How is Osteoarthritis treated?
Arthritis and Osteoporosis // January 28, 2021
Osteoarthritis, the most common types of arthritis in the UK, causes pain, stiffness and sometimes swelling of the joints.
Generally people experience mild symptoms on and off, which can progress over time to more significant and consistent discomfort and loss of function.
Whilst there are many causes of osteoarthritis, your risk of developing the condition increases with age, obesity and any history of joint injury. The symptoms experienced are as a result of the breakdown of the protective cartilage which lines the contacts between joints.
Unfortunately there is currently no known cure for osteoarthritis, however there are many therapies and lifestyle changes that can help improve your symptoms and quality of life. As with most treatments, measures to help combat osteoarthritis symptoms are best put in place sooner rather than later. Our consultant team have experience guiding hundreds of patients from osteoarthritic pain to improved joint health and mobility.
Mild osteoarthritis treatment
Simple steps include adding more exercise during daily routine, reducing your body weight and reducing high impact strain on joints.
It is however important to include exercise even if osteoarthritis is a source of some discomfort. By keeping moving you not only ensure your joints remain functional but also build muscle and reduce pain over the long term.
If you are unsure if losing weight would be of benefit, you can use an online BMI calculator. After entering the necessary information, if your BMI is found to be over 25, taking steps to reduce your weight through diet and exercise will result in an improvement in your existing osteoarthritis symptoms.
Many patients with mild symptoms find that these steps alone can make significant improvement to both their joint function and quality of life.
Moderate osteoarthritis treatment
For more persistent symptoms you may benefit from simple analgesia such as paracetamol taken regularly each day. One of our experienced rheumatology team can assess your signs and symptoms more closely in the clinic, allowing them to recommend intervention from other specialists such as physiotherapists and podiatrists.
Physiotherapists are experts in returning patients to the best possible level of movement and mobility. During their assessment they can also suggest aids and supports such as braces or splints which can protect your joint and reduce pain.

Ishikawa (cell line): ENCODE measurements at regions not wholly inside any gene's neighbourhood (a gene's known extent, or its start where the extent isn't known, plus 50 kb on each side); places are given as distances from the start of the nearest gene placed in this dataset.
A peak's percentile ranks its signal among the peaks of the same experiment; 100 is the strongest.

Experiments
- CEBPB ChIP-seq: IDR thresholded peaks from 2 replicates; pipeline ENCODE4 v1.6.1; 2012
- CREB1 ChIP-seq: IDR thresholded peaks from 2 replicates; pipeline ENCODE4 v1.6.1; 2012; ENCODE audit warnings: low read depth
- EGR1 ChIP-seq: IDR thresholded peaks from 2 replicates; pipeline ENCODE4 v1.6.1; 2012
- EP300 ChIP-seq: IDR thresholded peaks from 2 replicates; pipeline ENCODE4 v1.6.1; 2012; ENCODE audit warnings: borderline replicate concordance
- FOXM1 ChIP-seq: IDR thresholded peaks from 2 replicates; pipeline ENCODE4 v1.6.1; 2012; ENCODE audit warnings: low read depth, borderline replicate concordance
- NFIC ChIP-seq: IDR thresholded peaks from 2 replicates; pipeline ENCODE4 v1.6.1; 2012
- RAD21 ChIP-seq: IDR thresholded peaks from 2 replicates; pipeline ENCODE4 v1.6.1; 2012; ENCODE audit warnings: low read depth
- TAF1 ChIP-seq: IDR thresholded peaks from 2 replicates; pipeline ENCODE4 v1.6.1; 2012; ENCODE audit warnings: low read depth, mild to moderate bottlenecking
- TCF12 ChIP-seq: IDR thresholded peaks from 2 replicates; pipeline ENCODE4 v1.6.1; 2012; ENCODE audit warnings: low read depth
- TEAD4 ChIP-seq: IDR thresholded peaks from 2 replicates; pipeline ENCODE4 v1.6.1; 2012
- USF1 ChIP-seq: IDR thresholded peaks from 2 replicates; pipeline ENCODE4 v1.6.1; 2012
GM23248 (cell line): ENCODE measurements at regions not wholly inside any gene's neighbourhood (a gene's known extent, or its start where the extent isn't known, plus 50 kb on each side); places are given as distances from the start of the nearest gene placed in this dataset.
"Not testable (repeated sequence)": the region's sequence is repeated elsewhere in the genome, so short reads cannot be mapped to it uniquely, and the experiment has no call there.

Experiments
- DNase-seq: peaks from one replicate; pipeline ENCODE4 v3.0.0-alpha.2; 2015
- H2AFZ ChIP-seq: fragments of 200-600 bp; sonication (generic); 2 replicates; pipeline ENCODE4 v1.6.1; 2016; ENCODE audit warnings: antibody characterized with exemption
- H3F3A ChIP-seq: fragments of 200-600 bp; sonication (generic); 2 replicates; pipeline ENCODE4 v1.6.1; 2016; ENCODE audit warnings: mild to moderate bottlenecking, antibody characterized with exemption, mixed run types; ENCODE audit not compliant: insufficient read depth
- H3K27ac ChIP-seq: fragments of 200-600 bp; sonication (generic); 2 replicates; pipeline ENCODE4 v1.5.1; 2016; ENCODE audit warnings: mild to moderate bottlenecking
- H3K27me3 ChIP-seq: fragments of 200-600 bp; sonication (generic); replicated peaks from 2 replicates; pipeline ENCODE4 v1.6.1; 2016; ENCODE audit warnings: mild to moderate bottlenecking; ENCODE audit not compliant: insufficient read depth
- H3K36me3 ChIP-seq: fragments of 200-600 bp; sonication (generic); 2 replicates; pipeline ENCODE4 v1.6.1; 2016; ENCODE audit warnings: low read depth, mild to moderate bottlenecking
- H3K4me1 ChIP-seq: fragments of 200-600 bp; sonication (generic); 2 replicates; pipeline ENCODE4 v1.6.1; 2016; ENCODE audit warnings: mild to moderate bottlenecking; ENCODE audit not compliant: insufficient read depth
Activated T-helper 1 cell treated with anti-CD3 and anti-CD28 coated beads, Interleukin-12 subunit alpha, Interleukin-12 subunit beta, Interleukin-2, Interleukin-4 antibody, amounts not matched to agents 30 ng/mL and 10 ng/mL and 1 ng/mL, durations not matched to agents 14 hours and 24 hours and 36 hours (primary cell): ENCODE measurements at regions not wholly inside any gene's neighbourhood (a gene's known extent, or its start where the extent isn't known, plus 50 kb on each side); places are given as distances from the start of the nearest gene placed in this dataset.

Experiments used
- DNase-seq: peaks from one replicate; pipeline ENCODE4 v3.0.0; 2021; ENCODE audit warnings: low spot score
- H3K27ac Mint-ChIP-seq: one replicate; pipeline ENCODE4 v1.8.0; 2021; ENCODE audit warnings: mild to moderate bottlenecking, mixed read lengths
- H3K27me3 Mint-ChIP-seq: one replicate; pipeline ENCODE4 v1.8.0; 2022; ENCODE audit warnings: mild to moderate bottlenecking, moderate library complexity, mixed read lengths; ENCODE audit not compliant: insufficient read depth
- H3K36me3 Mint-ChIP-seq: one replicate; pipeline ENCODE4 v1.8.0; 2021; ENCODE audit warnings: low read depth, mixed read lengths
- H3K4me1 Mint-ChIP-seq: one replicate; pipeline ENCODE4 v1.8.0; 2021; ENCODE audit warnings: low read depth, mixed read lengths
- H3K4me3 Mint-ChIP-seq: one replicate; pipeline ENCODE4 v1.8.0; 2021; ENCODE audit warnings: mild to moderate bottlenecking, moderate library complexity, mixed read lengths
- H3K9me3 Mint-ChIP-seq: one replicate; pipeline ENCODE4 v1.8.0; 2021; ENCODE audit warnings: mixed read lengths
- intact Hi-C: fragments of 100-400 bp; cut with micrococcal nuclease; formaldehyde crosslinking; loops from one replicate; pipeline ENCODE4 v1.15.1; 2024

You may be offered the use of a TENS machine, which specifically helps with pain relief. This is a small device with sticky pads that adhere to the skin, sending small amounts of electricity to your nerve endings. Although it doesn’t work for everyone, many find this device useful in reducing their osteoarthritic pain levels.
Further osteoarthritis treatment options
If symptoms persist in causing significant pain or limit your daily function then there are further steps you can take with your rheumatologist. This could include moving to stronger painkillers such as opioids, although these must be carefully balanced as they have a range of potential side effects.
Sudden increases in pain known as flareups can at times be treated by steroid injections into the joint which many patients find helpful. Ongoing osteoarthritic pain and loss of function despite utilising the treatments mentioned earlier in this article may mean you are referred to an orthopaedic surgeon.
Our rheumatologists work closely with the orthopaedic team and in conjunction with our patients to ensure the right surgical intervention is chosen, if it is needed is all. Common surgical procedures for osteoarthritis include replacing the joint so that there is no friction between the two bones, thereby restoring function and removing the source of pain.
To book an appointment with a specialist please call us on 0207 079 2100 or email [email protected].
- Pereira D, Ramos E, Branco J. Osteoarthritis. Acta Med Port. 2015;28(1):99-106. doi:10.20344/amp.5477
- Taruc-Uy, Rafaelani L, and Scott A Lynch. “Diagnosis and treatment of osteoarthritis.” Primary care vol. 40,4 (2013): 821-36, vii. doi:10.1016/j.pop.2013.08.003